Our area is on the cusp of possible greatness, we believe, with multiple unique opportunities that simply need to be bound together with the kind of financial super glue represented by the $300 million of your money the state is holding hostage at this writing.
That $300 million in BP settlement money (this year alone), property of Panhandle residents and the result of a lawsuit, not taxes, is in jeopardy as the Senate and the House struggle to prepare bills that even have a possibility of meshing as the session winds to an end.
The pieces of economic opportunity right now are a once in a lifetime occurrence: Panama City has title and deed to the downtown marina, and someone willing to develop it; Eastern Shipbuilding landed the largest contract in U.S. Coast Guard history ($12 billion) and will need skilled workers; GKN Aerospace is relocating here with over 100 high-paying jobs and will need skilled workers.
These represent three seemingly independent occurrences, yet they are all in need of the other succeeding, and that success will bring others, and the glue that binds them is the potential of Triumph and the BP money to make this a better, more attractive, well-known place to live.
Whether it's an inability to effectively work as a team, an inability to handle a headstrong speaker of the house, an inability to recognize the significance of the moment or politics uglier than usual, we are left to urging all involved to come to their senses and fix this, and we are calling our House and Senate leaders to make this right.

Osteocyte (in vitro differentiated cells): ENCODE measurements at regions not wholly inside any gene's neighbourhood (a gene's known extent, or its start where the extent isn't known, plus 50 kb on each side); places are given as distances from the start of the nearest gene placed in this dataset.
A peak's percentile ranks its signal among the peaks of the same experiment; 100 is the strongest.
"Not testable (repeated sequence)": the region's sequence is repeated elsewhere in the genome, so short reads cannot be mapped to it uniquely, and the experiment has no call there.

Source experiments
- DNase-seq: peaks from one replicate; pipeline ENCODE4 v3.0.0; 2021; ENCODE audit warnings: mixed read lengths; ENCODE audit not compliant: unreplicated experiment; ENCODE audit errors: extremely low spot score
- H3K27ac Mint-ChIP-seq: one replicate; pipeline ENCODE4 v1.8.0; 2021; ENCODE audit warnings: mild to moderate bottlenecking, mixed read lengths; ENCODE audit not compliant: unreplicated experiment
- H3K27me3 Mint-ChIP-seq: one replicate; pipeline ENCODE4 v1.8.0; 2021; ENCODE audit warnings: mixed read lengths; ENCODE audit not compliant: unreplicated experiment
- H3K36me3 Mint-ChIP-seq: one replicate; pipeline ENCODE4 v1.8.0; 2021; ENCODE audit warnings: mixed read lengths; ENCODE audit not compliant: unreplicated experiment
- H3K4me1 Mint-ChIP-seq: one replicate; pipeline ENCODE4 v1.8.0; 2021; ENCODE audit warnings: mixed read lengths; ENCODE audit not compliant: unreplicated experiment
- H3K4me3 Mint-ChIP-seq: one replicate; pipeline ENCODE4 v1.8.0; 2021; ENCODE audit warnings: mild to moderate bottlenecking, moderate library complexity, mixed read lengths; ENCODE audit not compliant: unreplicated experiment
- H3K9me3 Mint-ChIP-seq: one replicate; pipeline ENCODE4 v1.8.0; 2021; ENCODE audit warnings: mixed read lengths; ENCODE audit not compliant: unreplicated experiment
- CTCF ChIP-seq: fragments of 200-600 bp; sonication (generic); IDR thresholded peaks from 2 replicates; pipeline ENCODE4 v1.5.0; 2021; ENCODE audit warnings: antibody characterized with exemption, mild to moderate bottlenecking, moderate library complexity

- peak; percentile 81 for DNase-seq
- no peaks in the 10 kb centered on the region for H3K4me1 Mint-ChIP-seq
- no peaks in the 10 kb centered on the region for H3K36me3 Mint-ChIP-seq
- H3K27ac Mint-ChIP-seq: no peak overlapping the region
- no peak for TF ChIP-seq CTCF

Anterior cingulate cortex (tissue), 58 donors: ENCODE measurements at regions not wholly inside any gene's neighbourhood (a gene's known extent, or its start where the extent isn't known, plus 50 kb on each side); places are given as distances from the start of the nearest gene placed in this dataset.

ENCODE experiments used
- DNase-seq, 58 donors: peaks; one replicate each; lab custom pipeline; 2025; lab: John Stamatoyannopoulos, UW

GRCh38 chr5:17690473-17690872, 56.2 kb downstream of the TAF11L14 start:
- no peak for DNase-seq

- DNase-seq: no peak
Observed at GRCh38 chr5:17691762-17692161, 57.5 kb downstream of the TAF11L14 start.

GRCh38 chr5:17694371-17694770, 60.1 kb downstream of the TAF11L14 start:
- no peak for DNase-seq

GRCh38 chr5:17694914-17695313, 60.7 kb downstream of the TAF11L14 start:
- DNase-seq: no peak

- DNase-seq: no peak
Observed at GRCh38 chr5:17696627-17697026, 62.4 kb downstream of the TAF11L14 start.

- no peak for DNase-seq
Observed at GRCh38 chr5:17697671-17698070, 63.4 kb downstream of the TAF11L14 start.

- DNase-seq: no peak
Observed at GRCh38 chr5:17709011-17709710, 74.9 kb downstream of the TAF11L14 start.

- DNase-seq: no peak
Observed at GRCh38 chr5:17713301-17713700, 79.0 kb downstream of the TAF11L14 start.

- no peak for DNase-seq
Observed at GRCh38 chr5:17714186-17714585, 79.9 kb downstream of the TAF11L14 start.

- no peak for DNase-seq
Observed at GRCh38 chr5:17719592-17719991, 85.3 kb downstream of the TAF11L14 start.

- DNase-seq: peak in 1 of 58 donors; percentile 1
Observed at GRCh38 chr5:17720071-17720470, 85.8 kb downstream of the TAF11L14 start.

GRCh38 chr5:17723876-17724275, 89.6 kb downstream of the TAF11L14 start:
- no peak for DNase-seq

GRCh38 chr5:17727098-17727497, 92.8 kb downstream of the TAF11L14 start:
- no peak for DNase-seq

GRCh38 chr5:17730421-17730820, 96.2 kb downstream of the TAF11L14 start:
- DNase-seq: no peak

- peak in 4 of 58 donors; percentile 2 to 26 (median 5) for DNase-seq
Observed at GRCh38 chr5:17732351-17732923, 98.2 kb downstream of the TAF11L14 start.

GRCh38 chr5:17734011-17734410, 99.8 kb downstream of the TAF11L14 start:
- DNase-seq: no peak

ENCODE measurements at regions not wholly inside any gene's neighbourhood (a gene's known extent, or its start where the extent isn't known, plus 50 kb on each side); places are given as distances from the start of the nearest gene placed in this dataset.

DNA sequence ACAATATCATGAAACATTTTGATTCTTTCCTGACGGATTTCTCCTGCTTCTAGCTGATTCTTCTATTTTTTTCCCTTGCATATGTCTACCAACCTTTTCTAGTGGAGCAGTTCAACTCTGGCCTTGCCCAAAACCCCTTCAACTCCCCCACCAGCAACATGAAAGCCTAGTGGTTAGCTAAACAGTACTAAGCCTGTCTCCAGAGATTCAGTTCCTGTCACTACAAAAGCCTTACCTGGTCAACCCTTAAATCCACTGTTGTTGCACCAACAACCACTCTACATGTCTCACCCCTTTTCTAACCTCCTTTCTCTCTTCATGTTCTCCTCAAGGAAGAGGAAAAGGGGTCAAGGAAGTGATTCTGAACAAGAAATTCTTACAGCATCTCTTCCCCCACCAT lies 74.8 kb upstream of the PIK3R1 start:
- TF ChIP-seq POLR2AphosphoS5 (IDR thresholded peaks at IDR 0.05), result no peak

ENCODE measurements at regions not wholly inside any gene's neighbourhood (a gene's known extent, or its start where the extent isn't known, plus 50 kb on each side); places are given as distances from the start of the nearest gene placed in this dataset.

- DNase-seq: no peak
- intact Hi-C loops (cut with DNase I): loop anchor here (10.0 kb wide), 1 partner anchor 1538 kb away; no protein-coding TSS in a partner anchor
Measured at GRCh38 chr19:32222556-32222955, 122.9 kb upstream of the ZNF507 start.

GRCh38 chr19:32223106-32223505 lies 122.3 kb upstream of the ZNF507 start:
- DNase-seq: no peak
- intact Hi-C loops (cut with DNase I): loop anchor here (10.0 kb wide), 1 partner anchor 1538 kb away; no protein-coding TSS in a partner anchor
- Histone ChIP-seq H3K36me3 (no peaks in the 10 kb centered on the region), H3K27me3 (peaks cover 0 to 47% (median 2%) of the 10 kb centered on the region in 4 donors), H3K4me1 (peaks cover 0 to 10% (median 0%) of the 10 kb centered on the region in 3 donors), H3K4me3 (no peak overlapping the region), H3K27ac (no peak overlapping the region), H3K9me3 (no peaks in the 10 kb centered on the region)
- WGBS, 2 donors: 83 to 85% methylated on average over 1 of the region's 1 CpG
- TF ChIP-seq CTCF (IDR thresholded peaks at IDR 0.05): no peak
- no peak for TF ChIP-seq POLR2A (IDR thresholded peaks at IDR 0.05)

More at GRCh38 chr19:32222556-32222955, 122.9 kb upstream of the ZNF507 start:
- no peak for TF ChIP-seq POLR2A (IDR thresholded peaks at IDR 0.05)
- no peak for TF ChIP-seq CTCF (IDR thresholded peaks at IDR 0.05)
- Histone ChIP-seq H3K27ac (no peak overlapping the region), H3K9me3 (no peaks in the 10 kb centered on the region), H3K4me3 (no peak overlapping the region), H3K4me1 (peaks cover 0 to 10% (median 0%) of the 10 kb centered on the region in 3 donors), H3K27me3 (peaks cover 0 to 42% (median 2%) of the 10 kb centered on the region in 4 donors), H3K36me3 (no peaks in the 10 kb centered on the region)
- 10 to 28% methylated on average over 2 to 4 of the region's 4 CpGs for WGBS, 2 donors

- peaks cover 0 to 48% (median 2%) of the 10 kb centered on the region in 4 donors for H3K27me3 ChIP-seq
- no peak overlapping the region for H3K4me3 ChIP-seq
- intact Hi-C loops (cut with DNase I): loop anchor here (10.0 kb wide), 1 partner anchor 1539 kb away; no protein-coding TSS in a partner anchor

If they don't — if leadership and other players throw their hands up in disgust and say they're tired of it because we can't play nice and it is delayed until next year — it's open season on the money once again.
Florida House Speaker Richard Corcoran and Florida Senate President Joe Negron have pledged the money will make it here; our legislative leaders need to put on their big-boy britches and get it done.
Years ago, Sen. Don Gaetz made it simple with legislation that said the money would go to the eight disproportionately affected counties, dispersed by Triumph — a board of appointed businessmen and leaders from across the region who are not running for office and who are invested in this area's future. Some would lose money through Triumph, their businesses unable to compete for work generated by the settlement, but they serve anyway. One of those is former Florida House Speaker Allan Bense, who knows our area and whose pockets need no further filling, but who sees the promise for our area.
Instead, the exact opposite is happening and politicians want to make those decisions. On a local level, that's the Bay County Commission. Readers will recall that with the first batch of BP money the county touched, it managed to do no better than use it to plug holes in its budget so it wouldn't have to raise the millage rate and anger voters. The Beach has an amphitheater to show; the county has nothing.
This is not the county commissioners' money, it is not the politicians' money, and they need to quit treating it like it is.
REPRINTED FROM THE PANAMA CITY NEWS HERALD